Fall weather means fall sewing!
Today, I’m sharing what I sewed for the Style Maker Fabrics Fall Tour using some beautiful fabric from their new autumn collection.
Yuzu Wool Coat
I’ve had my eye on the Yuzu Coat Pattern for some time. I actually bought it over a year ago and have been waiting for the right time to sew it.
Michelle from Style Maker Fabrics sent over a beautiful boiled wool for me to use. It has a great texture, and because it’s rayon/wool blend, it’s not really itchy and it’s machine washable. I had never previously sewn with boiled wool, but now I’m a fan. It’s listed as sepia colored but I think it has an almost olive tone, which I love.
I knew my sweatshirt was going to be navy, so we chose this navy and rust colored plaid flannel for the lining. It’s a really nice quality flannel that isn’t fuzzy or prone to pilling. It would be a dream to sew up for some pajamas.
The Yuzu Coat Pattern is listed as an advanced pattern, which I’d say is very accurate. It was kind of a beast to sew, but the finishes were well worth it. I think it will be easiest to break things down by what I like about it, and things I wish I had known before sewing it.
What I like about it:
– Layered pdf files allow you to select and print only your size. I like that the instructions and patterns are different files, so I don’t have to scroll through as much to find what I’m looking for.
– It is a very well thought out pattern with professional finishes. It takes some time to complete those finishes, but the results are amazing. I have sewn many a welt pocket, but not one so well done. Of course, it required hand sewing (!) and it was a mind bender trying to figure out the first one, but all the effort was well worth it. There are also darts sewn into the lining and pleats at the seams which I have never done before but have seen in designer jackets. This pattern is the real deal.
– I love the design. It tapers inward at the bottom just slightly for a cocoon shape. The buttons at the top only give enough coverage while allowing comfortable movement in the legs.
– The pattern calls for snaps on the inside, which is a nice touch. I used the sewn in kind and they work beautifully.
What I wish I had known:
– Sizing runs large. I sewed a size 38. My measurements were either spot on or very very close to the measurements listed in the pattern, so I figured I was safe with the 38 size. It ended up oversized and the sleeves are too long. I wished I had sewn one or maybe even two sizes smaller. If I attempt this coat again, I will definitely make a muslin shell first. So, in that sense, it was kind of user error that I did not take the time to sew a muslin.
– Some of the instructions were a little cryptic to me. It could be that I am just not as experienced a seamstress, but I spent a lot of time studying the diagrams and trying to decipher what the pattern was asking me to do. Once I figured it out though and worked through each step, I could see how well designed everything was. The pattern designer thought of every little detail. The way the lining fit perfectly with pleats at the seams…it was like magic.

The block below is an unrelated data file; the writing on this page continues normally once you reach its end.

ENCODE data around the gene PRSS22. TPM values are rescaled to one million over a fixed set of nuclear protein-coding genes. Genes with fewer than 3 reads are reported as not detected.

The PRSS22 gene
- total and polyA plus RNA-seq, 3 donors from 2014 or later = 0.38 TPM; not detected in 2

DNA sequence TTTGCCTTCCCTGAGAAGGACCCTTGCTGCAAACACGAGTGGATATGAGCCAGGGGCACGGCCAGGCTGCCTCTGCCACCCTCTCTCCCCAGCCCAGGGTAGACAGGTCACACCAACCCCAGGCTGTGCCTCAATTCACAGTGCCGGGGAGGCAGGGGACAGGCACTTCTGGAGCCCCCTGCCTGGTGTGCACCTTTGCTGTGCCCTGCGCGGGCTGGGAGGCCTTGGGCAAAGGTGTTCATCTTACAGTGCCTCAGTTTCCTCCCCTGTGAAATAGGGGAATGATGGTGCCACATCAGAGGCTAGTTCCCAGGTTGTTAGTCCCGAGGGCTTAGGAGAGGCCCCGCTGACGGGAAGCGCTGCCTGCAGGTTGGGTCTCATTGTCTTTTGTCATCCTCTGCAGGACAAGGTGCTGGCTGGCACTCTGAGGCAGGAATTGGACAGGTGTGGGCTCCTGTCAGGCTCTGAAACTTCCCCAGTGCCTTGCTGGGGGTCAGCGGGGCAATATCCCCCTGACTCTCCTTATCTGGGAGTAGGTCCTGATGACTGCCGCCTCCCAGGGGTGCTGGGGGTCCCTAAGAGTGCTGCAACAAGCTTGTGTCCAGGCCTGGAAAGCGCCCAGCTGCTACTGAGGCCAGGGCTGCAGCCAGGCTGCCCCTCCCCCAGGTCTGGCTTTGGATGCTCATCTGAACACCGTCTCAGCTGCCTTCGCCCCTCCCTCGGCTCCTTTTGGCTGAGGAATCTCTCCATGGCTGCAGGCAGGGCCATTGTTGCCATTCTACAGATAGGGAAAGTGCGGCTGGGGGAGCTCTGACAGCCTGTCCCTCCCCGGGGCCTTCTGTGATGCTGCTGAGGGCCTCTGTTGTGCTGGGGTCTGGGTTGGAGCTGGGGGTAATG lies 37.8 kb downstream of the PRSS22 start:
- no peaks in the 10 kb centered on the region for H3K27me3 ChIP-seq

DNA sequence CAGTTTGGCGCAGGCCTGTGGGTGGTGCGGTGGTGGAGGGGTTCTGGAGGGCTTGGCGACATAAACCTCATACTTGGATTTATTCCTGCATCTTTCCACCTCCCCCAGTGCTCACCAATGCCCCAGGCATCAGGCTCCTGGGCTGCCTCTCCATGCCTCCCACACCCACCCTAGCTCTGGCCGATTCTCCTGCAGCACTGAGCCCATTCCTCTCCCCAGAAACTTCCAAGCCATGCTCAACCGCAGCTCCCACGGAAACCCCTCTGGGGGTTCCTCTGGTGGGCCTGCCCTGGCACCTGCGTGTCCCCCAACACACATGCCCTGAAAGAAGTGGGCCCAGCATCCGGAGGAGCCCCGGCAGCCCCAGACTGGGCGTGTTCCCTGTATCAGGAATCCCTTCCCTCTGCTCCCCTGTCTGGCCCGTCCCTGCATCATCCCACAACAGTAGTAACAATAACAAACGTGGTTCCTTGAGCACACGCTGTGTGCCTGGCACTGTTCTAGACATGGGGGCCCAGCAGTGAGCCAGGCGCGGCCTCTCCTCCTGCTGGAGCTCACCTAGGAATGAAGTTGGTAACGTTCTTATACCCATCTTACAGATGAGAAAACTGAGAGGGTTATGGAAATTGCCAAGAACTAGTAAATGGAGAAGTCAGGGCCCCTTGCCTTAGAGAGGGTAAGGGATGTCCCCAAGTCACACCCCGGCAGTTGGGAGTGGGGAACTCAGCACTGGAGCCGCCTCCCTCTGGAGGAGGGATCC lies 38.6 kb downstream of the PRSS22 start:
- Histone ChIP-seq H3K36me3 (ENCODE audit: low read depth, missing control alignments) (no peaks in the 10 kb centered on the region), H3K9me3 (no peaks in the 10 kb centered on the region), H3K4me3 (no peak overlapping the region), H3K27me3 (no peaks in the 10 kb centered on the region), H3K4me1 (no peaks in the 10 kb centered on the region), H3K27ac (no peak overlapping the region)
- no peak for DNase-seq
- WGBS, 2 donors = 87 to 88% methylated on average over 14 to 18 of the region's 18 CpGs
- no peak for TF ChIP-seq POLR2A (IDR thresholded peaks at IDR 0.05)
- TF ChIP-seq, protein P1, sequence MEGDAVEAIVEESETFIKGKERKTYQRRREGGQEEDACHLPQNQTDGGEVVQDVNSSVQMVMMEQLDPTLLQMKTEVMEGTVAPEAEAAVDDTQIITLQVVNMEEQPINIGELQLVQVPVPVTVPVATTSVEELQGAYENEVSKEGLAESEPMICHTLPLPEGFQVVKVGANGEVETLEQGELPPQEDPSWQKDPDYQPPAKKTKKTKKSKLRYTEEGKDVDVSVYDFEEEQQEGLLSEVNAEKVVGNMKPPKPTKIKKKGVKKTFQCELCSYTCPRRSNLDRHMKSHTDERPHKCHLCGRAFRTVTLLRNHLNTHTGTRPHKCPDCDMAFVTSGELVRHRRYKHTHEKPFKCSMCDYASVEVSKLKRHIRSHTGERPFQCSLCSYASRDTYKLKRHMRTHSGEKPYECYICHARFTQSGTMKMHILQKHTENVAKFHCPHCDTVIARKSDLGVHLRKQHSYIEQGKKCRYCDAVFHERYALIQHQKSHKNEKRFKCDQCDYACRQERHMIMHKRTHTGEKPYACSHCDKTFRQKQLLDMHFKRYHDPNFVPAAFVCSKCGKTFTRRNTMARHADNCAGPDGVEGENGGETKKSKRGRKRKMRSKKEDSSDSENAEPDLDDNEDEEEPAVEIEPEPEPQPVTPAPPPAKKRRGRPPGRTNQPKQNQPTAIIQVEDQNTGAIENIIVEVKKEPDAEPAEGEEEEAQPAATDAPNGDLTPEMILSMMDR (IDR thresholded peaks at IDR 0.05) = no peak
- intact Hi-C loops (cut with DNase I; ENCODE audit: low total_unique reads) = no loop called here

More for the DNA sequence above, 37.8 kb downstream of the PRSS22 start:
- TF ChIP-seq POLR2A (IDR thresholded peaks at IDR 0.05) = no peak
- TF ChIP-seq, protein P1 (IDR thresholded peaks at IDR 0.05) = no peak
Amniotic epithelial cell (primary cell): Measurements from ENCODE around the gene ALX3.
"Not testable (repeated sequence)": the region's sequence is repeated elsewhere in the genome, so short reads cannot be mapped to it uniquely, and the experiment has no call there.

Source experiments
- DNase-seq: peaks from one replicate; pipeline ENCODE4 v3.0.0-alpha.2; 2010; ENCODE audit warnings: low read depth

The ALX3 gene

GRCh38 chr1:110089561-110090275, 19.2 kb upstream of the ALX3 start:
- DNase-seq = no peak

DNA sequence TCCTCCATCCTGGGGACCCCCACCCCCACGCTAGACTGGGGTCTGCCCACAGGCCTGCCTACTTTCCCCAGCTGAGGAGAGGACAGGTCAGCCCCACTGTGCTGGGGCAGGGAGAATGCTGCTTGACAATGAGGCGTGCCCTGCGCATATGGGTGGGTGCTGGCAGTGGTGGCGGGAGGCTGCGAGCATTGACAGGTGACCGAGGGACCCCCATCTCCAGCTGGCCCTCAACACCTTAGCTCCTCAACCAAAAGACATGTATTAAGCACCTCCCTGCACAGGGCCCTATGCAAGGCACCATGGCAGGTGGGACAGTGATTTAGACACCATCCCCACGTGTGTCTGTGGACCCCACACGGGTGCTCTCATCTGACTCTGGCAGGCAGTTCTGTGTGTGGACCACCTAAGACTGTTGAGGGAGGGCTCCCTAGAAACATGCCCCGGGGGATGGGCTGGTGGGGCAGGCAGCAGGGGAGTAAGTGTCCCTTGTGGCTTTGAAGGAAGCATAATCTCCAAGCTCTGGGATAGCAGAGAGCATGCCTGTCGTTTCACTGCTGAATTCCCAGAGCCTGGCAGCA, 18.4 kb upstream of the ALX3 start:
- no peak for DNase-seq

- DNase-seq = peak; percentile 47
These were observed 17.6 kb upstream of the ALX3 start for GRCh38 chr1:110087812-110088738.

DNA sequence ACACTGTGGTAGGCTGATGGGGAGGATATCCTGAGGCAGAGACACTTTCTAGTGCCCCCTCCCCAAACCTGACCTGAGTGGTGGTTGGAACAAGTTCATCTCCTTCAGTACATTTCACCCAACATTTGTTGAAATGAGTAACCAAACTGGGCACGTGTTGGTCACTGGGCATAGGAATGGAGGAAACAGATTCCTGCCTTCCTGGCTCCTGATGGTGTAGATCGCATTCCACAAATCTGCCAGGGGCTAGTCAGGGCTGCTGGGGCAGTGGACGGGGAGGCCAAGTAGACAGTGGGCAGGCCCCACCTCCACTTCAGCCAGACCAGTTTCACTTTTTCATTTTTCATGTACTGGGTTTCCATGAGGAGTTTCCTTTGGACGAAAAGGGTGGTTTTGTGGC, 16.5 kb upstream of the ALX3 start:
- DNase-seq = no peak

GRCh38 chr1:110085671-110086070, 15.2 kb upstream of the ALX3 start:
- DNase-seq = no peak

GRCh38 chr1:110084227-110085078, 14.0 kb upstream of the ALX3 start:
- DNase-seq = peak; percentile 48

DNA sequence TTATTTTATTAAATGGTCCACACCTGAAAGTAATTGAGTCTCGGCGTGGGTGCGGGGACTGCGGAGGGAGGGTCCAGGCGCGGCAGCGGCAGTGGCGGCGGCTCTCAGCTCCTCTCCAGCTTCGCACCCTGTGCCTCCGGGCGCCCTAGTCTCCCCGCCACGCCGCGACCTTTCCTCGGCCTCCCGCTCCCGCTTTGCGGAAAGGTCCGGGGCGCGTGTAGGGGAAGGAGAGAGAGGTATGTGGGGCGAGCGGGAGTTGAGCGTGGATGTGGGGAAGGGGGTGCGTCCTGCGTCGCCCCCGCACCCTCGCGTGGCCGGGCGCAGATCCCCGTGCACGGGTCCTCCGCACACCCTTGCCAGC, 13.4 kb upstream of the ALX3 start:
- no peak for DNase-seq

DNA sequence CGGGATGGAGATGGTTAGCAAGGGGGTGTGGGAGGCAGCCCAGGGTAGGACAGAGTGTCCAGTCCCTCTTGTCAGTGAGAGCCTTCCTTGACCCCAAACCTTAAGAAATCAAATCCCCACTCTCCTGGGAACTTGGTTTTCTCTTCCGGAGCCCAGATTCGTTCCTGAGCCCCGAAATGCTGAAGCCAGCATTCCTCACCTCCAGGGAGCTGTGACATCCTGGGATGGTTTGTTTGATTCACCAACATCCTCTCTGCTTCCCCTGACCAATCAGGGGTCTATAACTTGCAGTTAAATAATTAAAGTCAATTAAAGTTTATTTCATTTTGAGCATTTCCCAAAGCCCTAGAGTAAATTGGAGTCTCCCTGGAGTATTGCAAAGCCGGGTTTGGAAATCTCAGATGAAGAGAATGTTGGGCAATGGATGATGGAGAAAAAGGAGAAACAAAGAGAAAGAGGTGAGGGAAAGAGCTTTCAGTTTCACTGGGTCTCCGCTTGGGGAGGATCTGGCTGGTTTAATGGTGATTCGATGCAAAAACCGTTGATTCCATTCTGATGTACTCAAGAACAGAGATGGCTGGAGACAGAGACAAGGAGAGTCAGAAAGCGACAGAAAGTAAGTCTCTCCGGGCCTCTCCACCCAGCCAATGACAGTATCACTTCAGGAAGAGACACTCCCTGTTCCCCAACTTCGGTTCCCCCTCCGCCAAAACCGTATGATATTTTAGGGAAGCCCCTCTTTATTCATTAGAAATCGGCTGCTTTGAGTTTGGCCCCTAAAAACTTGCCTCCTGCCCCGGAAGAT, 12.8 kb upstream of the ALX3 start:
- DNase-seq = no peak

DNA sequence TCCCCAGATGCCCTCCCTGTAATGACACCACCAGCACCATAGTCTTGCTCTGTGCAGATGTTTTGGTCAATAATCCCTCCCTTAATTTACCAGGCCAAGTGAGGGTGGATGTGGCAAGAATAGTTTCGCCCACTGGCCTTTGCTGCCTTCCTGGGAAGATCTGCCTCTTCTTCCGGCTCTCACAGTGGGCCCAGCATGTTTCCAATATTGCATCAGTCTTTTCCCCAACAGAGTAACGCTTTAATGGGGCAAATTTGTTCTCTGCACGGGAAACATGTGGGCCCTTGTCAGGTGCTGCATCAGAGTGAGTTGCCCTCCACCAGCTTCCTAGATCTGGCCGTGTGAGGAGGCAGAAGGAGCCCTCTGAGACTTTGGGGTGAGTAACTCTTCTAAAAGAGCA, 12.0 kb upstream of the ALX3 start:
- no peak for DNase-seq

– This pattern uses TONS of paper. There are separate shell and lining paper patterns so there was A LOT of printing, taping and cutting involved. I spent an entire evening just on assembling the paper pattern.
– Interfacing is not included in the main tutorial. The cut and prep diagram will indicate where the interfacing goes with a dotted patterning. There are not separate interfacing patterns either. You have to follow the guides on each lining and main pattern piece. I hand to kind of eye ball the curves on some of the pieces.
– There is a lot of hand sewing, which I surprisingly quite enjoyed. The hem is mostly hand sewn and the sleeves are as well. I think you can machine sew the sleeves in, but that part of the instructions were confusing me and I figured I could hand sew them in faster than I could figure it out. Ha!
– I skipped securing the collar in the way the pattern called for, because I started to get lazy. It is the least professional looking bit on this coat. Sigh…I wish I had known not to skip or modify any of the steps. Each one really makes a difference.
Overall, I love the coat. I tried sewing it in two days, which was kind of intense. I think it would be a much more enjoyable sew if spread out say…over a month. I’ll probably give it another go at a slower pace next time.
I LOVE this pattern. Not only was it such a quick, rewarding sew after the more labor intensive coat pattern, but the fit is perfection. The neckline is just right and it has a little bit of slouch. It was fast and easy to assemble the pattern, and a super fast sew. Because everything was finished with bands, there was no hemming (wahoo!), I was able to sew it up exclusively on my serger. I will definitely be making more of these.
I sewed this Linden Sweatshirt in a soft French Terry Sweater Knit in navy. True to it’s name, it is so so cozy and soft. I decided to add texture by flipping the wrong side of the fabric outward and making the right side of the fabric show just for the neck, sleeve, and hem bands. I love the contrast and the texture. The only catch (ha!;)) is that it does snag fairly easily, because it’s not meant to be worn outward (duh)…I don’t care though. I love it as is and I definitely want some more of that French Terry to make more Lindens!
I spent very little time sewing this summer, so it’s been nice to kick off fall with lots of sewing!
Disclosure: Fabric was provided to me for this tour. All reviews are genuinely my own.